Out of retirement

smc

Curious about Wooden Canoes
Hello everyone, I'm talking about the canoe not me lol.
This is a Langford built around 1950 that I inherited yesterday. It spent about 10 years hanging on a fence before being in a garage for the last 10. I'm going to strip the canvas covered with fibreglass on the outside, and I understand that the gunwales along with a few other pieces (missing rib) will obviously need to be replaced. I plan on doing all the work myself however I'm not a woodworker. The canoe is very dry. So dry that the whole thing feels like it weighs 30-40 lbs. Most of the wood feels like dry brittle balsa.
So my questions are...
Is this worth salvaging if I don't want to spend much time on it (six weeks part time)?
Should i fill it with the penetrating epoxy and "glass" it?
Is the wood actually ok, but it needs "oil" or something then a good varnish before canvasing?

Thanks for taking a look!
smc
 

Attachments

  • CIMG0244_2.jpg
    CIMG0244_2.jpg
    279.2 KB · Views: 353
  • CIMG0251_2.jpg
    CIMG0251_2.jpg
    277.4 KB · Views: 295
  • CIMG0246_2.jpg
    CIMG0246_2.jpg
    299.2 KB · Views: 363
  • CIMG0255_2.jpg
    CIMG0255_2.jpg
    294.3 KB · Views: 365
  • CIMG0257_2.jpg
    CIMG0257_2.jpg
    315.2 KB · Views: 304
  • CIMG0253_2.jpg
    CIMG0253_2.jpg
    216.7 KB · Views: 360
Well like I said, I'm not a woodworker. The cedar seems pretty dry and brittle but I don't think it's rotten (other than the gunwales/seats/thwart/...). Well not much anyway. I took off one outwale (?) and started stripping the fiberglass.

Anyway, it looks like I may be able to save her with my limited knowledge but I'm going to have to find a really safe way to remove the fiberglass as it is ripping wood off with it. Smells nice and cedary though :)

If I go the canvas route, how do I keep it as light as possible?

smc
 
The way to remove fiberglass is with a heat gun and patience.

You can save weight in canvas by going to a lighter grade - e.g. use number 12 instead of number 10.
 
Thanks for the responses.

As for the fiberglassing from the factory, I have no idea. I was told that it was originally canvas and that someone had stripped it and put fiberglass on it 30 years ago. Who knows, maybe it was originally fiberglass.

I called Langford (they're still in business), and they told me that they are very busy, and to throw it out and buy either a new one or a second hand one that was in working condition. They also said that a cedar canoe was not worth the trouble. Thanks for the help. They also don't sell parts.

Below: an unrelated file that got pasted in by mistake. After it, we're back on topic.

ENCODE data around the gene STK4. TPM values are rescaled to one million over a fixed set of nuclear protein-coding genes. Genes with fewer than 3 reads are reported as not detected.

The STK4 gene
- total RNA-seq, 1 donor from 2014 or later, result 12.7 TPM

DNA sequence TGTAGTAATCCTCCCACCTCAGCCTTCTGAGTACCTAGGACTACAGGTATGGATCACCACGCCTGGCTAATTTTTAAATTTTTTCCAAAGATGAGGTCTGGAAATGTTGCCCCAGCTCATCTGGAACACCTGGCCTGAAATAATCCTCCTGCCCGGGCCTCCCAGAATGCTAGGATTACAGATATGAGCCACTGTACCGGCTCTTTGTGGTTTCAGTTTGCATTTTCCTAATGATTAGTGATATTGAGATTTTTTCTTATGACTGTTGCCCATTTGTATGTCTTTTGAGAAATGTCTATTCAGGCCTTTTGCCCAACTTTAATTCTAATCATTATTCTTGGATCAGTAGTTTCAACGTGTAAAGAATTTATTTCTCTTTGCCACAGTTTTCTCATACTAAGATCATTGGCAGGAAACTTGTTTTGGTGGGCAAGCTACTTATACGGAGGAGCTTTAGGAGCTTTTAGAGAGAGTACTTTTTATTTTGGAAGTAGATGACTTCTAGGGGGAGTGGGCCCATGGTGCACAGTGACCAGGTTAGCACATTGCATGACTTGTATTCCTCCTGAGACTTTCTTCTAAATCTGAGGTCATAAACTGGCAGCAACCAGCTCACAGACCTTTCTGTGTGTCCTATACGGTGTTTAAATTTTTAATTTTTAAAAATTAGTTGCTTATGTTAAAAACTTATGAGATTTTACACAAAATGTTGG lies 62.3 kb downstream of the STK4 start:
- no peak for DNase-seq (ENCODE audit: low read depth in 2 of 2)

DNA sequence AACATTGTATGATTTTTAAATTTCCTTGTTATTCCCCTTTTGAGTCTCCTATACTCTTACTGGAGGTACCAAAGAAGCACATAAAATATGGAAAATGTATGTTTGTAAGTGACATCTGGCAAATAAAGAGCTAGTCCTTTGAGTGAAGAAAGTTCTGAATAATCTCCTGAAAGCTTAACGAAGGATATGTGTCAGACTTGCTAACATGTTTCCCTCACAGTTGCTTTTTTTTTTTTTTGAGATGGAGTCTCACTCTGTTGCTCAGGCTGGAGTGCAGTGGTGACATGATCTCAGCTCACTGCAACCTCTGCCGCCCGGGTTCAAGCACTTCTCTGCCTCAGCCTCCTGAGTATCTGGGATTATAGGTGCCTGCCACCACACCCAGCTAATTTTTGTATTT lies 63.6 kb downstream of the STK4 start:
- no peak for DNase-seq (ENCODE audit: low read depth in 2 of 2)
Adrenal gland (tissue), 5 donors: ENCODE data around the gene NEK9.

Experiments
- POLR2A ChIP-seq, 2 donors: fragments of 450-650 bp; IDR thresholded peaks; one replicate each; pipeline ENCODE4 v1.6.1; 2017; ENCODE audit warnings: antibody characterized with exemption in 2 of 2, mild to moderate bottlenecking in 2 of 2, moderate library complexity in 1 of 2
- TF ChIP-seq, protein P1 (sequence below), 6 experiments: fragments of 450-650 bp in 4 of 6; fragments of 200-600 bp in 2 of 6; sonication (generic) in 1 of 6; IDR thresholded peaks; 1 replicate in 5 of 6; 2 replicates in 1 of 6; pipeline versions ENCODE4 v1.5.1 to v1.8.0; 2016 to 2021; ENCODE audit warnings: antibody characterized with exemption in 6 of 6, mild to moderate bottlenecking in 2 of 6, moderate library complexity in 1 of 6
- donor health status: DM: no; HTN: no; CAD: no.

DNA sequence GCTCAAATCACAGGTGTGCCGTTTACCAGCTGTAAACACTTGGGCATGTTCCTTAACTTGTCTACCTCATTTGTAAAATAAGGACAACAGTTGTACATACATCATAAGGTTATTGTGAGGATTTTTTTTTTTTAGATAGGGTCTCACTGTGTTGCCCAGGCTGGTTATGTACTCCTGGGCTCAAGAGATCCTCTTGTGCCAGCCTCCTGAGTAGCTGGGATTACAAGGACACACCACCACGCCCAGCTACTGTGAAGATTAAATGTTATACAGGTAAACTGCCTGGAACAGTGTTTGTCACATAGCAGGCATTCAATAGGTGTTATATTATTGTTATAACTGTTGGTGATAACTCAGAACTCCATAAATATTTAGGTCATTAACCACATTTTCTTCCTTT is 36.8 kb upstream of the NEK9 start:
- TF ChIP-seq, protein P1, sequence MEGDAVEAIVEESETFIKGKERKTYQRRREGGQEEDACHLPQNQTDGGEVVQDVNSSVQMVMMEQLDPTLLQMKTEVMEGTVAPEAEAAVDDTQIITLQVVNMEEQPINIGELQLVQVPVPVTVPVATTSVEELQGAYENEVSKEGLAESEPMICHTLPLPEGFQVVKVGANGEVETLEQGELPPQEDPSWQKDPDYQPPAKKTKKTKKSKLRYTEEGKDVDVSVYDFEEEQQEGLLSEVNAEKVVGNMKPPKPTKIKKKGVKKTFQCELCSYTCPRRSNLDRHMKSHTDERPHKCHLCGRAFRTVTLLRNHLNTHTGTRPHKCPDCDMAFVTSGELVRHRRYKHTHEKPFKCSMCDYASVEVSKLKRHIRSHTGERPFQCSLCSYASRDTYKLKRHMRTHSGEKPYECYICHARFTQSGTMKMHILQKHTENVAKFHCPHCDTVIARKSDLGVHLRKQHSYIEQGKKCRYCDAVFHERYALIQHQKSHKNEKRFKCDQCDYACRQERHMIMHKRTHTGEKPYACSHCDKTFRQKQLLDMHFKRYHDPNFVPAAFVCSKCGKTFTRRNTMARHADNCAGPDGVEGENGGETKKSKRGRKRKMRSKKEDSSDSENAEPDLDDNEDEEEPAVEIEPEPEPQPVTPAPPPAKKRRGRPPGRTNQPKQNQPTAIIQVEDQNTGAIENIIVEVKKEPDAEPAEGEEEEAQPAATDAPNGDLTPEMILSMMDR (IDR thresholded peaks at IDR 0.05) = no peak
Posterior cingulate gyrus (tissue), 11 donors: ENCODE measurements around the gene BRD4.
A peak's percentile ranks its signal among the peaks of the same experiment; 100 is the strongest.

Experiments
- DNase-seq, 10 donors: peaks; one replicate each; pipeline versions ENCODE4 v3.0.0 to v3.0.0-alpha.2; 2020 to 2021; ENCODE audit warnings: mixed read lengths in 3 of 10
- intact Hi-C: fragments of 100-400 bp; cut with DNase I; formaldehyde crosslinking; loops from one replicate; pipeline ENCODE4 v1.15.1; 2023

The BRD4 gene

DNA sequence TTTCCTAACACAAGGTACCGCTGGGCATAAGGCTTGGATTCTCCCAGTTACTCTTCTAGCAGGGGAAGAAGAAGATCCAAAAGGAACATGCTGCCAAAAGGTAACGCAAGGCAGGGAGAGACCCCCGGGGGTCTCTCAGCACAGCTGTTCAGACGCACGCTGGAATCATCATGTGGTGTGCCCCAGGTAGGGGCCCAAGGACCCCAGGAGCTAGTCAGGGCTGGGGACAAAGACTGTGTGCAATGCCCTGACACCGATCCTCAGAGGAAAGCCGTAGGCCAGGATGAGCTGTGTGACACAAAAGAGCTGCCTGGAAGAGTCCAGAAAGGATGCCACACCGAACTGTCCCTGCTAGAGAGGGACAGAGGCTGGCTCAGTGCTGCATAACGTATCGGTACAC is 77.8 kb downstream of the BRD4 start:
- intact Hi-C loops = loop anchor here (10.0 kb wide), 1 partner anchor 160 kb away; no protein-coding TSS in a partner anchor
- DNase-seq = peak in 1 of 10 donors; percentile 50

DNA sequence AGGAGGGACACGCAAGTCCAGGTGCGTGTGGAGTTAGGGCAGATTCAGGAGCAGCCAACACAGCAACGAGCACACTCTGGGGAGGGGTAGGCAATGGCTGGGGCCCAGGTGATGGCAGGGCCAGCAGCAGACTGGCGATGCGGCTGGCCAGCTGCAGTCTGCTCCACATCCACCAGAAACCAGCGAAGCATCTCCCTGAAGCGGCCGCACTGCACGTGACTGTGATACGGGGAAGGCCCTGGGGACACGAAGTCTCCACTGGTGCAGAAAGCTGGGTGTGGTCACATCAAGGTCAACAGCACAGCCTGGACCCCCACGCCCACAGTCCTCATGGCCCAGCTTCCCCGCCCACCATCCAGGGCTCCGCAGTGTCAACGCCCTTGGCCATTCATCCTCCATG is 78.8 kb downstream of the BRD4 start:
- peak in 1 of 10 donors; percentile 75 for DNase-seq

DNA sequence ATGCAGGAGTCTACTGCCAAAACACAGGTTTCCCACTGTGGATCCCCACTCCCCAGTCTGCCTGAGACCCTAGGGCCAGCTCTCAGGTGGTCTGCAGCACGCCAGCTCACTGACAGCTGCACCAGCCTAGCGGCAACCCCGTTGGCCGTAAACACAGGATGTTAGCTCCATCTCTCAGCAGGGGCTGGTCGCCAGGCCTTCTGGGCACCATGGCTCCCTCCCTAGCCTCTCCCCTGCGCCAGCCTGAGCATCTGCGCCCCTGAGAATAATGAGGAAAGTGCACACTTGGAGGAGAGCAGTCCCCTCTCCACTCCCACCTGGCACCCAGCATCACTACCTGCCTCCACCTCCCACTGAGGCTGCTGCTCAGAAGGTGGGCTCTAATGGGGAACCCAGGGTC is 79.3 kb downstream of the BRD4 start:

Now I have to figure out where to get gunwales, ribs, seats, stems etc. I don't have a woodworking shop so I can't mill my own.

Does anyone have any ideas about rejuvinating the wood? It just seems so light and brittle but not fluffy so i'm assuming it's still good.

smc
 
I'm no expert but...

...that boat doesn't look so bad. You may want to do the cleaning & stripping yourself and have a more experienced restorer replace wood. Then the canvas, paint & varnish can be all yours.
A list of builders can be found here: http://www.wcha.org/buildsupply/
Where are you located?
________
CBR250
 
Last edited:
Similar situation...

We're in a similar situation - working on a 1967 Old Town trapper with very similar issues (wood very dry, bad outwales, glassed canoe). At this point, I have all glass/resin removed, am awaiting replacement planking, the caning just came in - will need to have outer gunnels made. I'm also not a woodworker, although as a hobbiest I've done another of wood projects.

I know this is blasphemy here, but I'm still leaning toward reglassing, and have been in the process of pricing epoxy - whoa, that was an unexpected cost. I just can't imagine the planking being strong enough from interior load w/o epoxy on the outside, and I can't justfy the cost of replacing all or even most of the planking. A friend once told me a new word - "pregret" - I "pregret" the decision to reglass the boat.

I can tell you that, thus far, the entire project is costing much more than expected. If you have a wood shop, and access to cedar to mill, it's a lot easier. I don't, so am a bit dependent on what I can find online and from nearby boat shops.

For me (w/ shipping):
Boat originally - $300 (in relatively good shape, but wasn't described well in the auction)
Cane for seats w/ spline - $30
8' replacement cedar planking (minimun, 6 holes to repair + tacks) - $50
Outer gunnels (local shop ~$100-200; from Old Town $200!!!)
Decks (need to find wood, likely $40 or so)
Epoxy (whoa, this is going to be painful unless I find something better - $200 maybe??? + cost of fabric $50-60???).
Oil & Varnish for inside of boat (haven't priced yet - $50???)
Paint for exterior (haven't even gotten there yet - $50-75?)
Tools & Glue (have already spent $40)

So - go through the numbers and see what you can stomach, make on your own, etc. Also, what you want to do with the canoe when you are done has a lot to do with it.

If you'd like to chat along the way, feel free and drop me a message.

ALSO - what a horrible thing for the company to tell you!!!
I called Langford (they're still in business), and they told me that they are very busy, and to throw it out and buy either a new one or a second hand one that was in working condition. They also said that a cedar canoe was not worth the trouble. Thanks for the help. They also don't sell parts.
 
Back
Top